Jesus is clear that God’s kingdom is indeed coming but in focusing on the end, like the Israelites, we actually might miss what God is doing in these days. Preoccupation with Jesus’ return date, or for a date of a vaccine or a date of change of leadership, will seduce us to thinking that today, these days, don’t matter. But these days do matter, Jesus says, as these are days when we can see God’s work continuing around us. These are days we work with God to ensure that no one is denied adequate healthcare, housing, or food. These are days when we do God’s work to amplify marginalized voices whom some in power want silenced. These are days where we work with God to reveal where God’s kingdom is already here: in the Holladay interfaith worship service, in Crossroads Urban Center distributing over 3000 turkeys, in OSLC supporting ELCA Good Gifts, in writing cards for immigrant children with Lutheran Immigration and Refugee Services, in Zoom calls with loved ones, less focus on materials things, and more focus on people. Jesus says be awake, aware to these days and notice with our eyes, our ears, and our hearts God’s work in our midst and join in. Don’t wait for the end days to experience and share God’s love, hope and mercy, that’s already here in these days. God is here in these days for us all.


Out of the Mud Sermon on John 9 Lent 4A March 21, 2020

This sermon was preached/recorded at Our Saviour’s Lutheran Church for Lent 4A March 22, 2020 in Holladay, UT

The text was John 9: 1-41

I’ve always wondered about those mud wrap spa treatments, maybe you’ve had one. Or use the mud masks on your face. Some people say that it is good for their skin, that it’s relaxing and when the mud masks are washed away, their skin looks different, glows, is radiant and is smoother. That might be, I’ll probably never know. I will admit, I’ve never been a huge fan of mud on me, anywhere on me. Living in OR and WA, I have encountered plenty of mud in my time, mostly that which my children dragged in, but I would also run trails in OR that were often muddy. But I mostly spend a good amount of time avoiding mud, muck and general icky. I mean, someone will have to eventually clean that up and that someone is usually me. And as we enter spring and spring rains, things are getting muddy. But I’ve also noticed this week how out of mud, bursts forth colorful flowers, plants, worms for birds and other sorts of life.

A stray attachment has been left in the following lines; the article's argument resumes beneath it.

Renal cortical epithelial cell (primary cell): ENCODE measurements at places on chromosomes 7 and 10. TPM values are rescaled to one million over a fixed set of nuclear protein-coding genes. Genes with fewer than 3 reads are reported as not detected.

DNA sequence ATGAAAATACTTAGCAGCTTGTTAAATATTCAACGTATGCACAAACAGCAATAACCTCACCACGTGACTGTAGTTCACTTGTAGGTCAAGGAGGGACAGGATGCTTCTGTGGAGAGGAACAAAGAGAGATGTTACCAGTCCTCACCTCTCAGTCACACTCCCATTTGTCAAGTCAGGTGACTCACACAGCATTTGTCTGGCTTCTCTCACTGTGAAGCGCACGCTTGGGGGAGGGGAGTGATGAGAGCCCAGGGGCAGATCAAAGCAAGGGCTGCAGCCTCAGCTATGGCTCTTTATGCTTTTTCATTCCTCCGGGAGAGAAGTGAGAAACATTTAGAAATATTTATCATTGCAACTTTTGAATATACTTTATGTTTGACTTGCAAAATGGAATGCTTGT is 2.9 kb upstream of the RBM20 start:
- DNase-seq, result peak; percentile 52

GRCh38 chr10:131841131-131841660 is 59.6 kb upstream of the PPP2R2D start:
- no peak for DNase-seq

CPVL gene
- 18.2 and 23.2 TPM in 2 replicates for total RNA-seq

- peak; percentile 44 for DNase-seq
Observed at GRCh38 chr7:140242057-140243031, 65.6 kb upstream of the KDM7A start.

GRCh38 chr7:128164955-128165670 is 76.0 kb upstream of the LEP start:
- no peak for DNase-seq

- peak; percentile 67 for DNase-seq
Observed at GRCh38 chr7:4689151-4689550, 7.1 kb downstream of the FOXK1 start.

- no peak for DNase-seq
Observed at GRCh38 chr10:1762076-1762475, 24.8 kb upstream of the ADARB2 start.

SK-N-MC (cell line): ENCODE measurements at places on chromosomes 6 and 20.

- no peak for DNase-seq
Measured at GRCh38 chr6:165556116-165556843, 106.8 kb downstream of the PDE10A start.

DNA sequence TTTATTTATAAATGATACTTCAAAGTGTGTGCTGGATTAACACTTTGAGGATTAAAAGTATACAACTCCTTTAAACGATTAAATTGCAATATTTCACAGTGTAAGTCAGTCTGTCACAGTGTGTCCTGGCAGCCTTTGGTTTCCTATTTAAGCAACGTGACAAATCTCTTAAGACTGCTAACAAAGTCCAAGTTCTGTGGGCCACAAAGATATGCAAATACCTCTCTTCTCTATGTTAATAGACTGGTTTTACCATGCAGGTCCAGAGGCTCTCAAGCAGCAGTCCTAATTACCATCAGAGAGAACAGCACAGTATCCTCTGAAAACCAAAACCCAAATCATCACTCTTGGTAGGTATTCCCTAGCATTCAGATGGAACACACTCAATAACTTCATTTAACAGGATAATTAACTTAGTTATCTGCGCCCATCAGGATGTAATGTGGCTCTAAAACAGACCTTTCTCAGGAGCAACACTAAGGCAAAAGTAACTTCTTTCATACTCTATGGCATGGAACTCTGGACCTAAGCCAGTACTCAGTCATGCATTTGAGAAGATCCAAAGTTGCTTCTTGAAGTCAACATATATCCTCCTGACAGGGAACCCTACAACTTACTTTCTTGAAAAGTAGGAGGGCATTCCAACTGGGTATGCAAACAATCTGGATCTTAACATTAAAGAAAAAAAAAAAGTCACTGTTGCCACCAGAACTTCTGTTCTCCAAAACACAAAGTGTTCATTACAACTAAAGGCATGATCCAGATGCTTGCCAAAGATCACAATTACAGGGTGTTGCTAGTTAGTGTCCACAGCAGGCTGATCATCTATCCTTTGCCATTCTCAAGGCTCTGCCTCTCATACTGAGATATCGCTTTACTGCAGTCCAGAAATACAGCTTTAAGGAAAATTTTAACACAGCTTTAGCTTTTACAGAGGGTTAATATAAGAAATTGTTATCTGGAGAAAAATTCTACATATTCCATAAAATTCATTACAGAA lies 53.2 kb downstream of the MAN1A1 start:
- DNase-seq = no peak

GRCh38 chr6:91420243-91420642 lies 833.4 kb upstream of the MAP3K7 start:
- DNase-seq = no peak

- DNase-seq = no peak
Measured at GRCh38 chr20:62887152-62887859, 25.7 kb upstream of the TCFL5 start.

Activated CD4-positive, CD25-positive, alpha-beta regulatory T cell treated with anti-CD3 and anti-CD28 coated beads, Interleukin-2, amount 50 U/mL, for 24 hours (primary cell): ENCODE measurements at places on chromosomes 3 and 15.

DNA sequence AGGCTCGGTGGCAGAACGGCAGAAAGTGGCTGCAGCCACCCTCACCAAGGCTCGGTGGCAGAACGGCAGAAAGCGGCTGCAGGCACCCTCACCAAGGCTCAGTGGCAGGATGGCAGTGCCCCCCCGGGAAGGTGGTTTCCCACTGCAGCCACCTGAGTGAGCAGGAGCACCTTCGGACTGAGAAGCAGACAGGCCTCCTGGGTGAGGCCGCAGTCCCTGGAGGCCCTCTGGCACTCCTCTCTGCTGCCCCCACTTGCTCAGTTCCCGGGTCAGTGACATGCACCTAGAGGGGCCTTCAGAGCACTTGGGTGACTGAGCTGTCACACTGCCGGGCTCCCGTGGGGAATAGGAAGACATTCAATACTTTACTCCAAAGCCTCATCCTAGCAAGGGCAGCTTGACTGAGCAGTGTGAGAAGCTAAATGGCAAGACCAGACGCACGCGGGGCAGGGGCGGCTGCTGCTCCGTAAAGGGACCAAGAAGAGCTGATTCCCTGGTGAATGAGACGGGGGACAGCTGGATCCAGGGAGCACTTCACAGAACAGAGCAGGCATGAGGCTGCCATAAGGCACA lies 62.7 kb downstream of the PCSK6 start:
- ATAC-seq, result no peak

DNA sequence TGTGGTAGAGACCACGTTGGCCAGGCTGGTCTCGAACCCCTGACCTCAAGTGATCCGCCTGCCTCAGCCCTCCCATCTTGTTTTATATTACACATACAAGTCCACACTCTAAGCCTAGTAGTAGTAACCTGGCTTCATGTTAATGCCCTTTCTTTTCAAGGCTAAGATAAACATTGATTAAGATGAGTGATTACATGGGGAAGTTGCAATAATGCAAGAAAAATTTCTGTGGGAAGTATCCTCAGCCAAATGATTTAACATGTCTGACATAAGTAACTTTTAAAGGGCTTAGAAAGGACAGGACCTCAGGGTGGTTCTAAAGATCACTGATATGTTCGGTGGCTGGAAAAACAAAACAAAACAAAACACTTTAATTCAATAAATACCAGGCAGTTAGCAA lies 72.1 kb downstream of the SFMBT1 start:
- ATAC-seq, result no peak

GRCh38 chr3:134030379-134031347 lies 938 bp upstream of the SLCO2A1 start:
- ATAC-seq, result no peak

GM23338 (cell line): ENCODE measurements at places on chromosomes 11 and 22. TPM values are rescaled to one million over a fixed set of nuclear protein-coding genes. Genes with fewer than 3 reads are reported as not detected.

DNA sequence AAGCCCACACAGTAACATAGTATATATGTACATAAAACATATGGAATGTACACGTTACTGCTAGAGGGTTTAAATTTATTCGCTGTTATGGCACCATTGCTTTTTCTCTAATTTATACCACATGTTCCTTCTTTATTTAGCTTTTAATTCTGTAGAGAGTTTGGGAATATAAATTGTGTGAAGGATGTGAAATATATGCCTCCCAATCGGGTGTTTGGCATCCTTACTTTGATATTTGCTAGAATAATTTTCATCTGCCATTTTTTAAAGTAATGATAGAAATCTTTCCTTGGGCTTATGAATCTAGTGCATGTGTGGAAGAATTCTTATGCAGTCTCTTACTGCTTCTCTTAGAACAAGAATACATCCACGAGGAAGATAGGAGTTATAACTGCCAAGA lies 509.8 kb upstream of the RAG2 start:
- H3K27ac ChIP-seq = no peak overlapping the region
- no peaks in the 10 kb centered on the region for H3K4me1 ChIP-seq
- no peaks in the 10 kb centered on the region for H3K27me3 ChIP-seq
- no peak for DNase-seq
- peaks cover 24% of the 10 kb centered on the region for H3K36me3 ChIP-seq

So it’s not shocking that what stood out to me this week in our John text was all the mud. And on top of that, mud mixed with spit. That is NOT Coronavirus approved by the way. Jesus encounters this man who was born blind and the first question that the disciples wonder is who or what is to blame for this man’s mucky predicament? Who messed up Jesus? Jesus responds that no one messed up. Some things just are BUT watch and see what God is up to. And with that, he spits on the ground, totally gross even if there wasn’t a pandemic, and makes mud. I can imagine that maybe Jesus made mud pies as a little boy, as little boys do, proudly offering one to his mother who would smile politely as she accepted this treasure wondering how she would dispose of it without hurting her little boy’s feelings. Jesus scoops up this mud and smears it without permission on the mans eyes and says go wash. The man washes and can see! His life is changed forever. We would assume that this miracle would simply return him to what we think of as status quo, the way things should be for him had he been born with sight.

But that doesn’t happen. With the new vision, comes a new role in the community. He had been known only by his ailment and his position as a beggar, but now, now there was no going back to any semblance of what was for him or the people who knew him. This is alarming to those who are tasked with keeping everything in order, clean, neat and sanitized, in this text, called the Jews, which in John always refers to the Jewish authorities. This man was no longer in his place, his transformation muddied the social structure, not to mention the fact that he had been healed on the Sabbath day. This is a direct violation of the rules. The pharisees interrogate the man, and when they don’t like his answer, they interrogate his parents, who out of fear bounce that ball back into their son’s court. A second time they ask this healed man, about who healed him on the sabbath, only to hear that this man simply testify to his experience with Jesus. “Here’s what I know! I was blind but now I see.” But the infuriated pharisees, drove him out of the synagogue. It seemed cleaner to cut him off from the community than to allow his testimony and experience with Jesus dirty the theological waters.